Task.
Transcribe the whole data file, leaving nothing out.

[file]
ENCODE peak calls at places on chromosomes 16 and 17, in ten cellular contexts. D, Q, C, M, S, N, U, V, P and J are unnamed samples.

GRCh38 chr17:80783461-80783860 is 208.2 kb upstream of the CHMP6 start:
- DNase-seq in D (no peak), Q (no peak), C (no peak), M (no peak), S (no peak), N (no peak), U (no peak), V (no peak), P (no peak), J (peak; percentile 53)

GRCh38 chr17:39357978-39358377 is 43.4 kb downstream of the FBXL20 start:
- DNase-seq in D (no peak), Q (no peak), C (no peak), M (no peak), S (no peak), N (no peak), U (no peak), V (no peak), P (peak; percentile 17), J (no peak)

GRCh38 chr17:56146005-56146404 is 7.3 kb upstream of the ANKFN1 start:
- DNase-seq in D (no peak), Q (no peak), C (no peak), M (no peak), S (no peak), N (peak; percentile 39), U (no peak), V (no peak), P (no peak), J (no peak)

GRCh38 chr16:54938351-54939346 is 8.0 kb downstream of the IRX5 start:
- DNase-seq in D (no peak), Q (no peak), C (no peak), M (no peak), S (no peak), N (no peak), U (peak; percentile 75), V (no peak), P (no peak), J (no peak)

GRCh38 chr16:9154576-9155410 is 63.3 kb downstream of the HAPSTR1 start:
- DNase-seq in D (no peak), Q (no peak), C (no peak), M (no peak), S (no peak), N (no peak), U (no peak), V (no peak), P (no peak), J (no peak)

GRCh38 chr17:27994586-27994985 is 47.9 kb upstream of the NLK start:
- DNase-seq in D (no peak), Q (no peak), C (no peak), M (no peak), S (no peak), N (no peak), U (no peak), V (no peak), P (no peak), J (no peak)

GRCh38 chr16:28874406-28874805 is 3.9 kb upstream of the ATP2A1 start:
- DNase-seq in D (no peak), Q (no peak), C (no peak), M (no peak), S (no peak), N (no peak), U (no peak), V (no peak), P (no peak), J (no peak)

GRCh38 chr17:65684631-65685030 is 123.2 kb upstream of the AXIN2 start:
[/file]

ENCODE peak calls at places on chromosomes 16 and 17, in ten cellular contexts. D, Q, C, M, S, N, U, V, P and J are unnamed samples.

GRCh38 chr17:80783461-80783860 is 208.2 kb upstream of the CHMP6 start:
- DNase-seq in D (no peak), Q (no peak), C (no peak), M (no peak), S (no peak), N (no peak), U (no peak), V (no peak), P (no peak), J (peak; percentile 53)

GRCh38 chr17:39357978-39358377 is 43.4 kb downstream of the FBXL20 start:
- DNase-seq in D (no peak), Q (no peak), C (no peak), M (no peak), S (no peak), N (no peak), U (no peak), V (no peak), P (peak; percentile 17), J (no peak)

GRCh38 chr17:56146005-56146404 is 7.3 kb upstream of the ANKFN1 start:
- DNase-seq in D (no peak), Q (no peak), C (no peak), M (no peak), S (no peak), N (peak; percentile 39), U (no peak), V (no peak), P (no peak), J (no peak)

GRCh38 chr16:54938351-54939346 is 8.0 kb downstream of the IRX5 start:
- DNase-seq in D (no peak), Q (no peak), C (no peak), M (no peak), S (no peak), N (no peak), U (peak; percentile 75), V (no peak), P (no peak), J (no peak)

GRCh38 chr16:9154576-9155410 is 63.3 kb downstream of the HAPSTR1 start:
- DNase-seq in D (no peak), Q (no peak), C (no peak), M (no peak), S (no peak), N (no peak), U (no peak), V (no peak), P (no peak), J (no peak)

GRCh38 chr17:27994586-27994985 is 47.9 kb upstream of the NLK start:
- DNase-seq in D (no peak), Q (no peak), C (no peak), M (no peak), S (no peak), N (no peak), U (no peak), V (no peak), P (no peak), J (no peak)

GRCh38 chr16:28874406-28874805 is 3.9 kb upstream of the ATP2A1 start:
- DNase-seq in D (no peak), Q (no peak), C (no peak), M (no peak), S (no peak), N (no peak), U (no peak), V (no peak), P (no peak), J (no peak)

GRCh38 chr17:65684631-65685030 is 123.2 kb upstream of the AXIN2 start: